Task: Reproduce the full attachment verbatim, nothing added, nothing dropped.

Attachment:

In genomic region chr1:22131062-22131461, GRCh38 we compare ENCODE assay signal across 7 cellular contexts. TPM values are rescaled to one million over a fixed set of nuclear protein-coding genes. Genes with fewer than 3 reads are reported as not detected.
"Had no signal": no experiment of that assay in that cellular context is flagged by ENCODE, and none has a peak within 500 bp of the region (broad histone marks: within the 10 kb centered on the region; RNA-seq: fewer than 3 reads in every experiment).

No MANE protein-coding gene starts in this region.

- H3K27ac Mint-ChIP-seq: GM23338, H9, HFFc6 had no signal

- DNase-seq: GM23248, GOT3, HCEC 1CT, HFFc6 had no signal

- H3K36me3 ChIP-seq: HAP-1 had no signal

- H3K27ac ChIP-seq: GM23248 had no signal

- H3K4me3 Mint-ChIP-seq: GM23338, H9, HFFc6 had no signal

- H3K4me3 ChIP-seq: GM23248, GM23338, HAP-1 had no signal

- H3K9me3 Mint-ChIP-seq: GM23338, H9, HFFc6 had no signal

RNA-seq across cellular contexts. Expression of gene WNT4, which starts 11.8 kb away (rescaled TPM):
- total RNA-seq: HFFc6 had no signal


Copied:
In genomic region chr1:22131062-22131461, GRCh38 we compare ENCODE assay signal across 7 cellular contexts. TPM values are rescaled to one million over a fixed set of nuclear protein-coding genes. Genes with fewer than 3 reads are reported as not detected.
"Had no signal": no experiment of that assay in that cellular context is flagged by ENCODE, and none has a peak within 500 bp of the region (broad histone marks: within the 10 kb centered on the region; RNA-seq: fewer than 3 reads in every experiment).

No MANE protein-coding gene starts in this region.

- H3K27ac Mint-ChIP-seq: GM23338, H9, HFFc6 had no signal

- DNase-seq: GM23248, GOT3, HCEC 1CT, HFFc6 had no signal

- H3K36me3 ChIP-seq: HAP-1 had no signal

- H3K27ac ChIP-seq: GM23248 had no signal

- H3K4me3 Mint-ChIP-seq: GM23338, H9, HFFc6 had no signal

- H3K4me3 ChIP-seq: GM23248, GM23338, HAP-1 had no signal

- H3K9me3 Mint-ChIP-seq: GM23338, H9, HFFc6 had no signal

RNA-seq across cellular contexts. Expression of gene WNT4, which starts 11.8 kb away (rescaled TPM):
- total RNA-seq: HFFc6 had no signal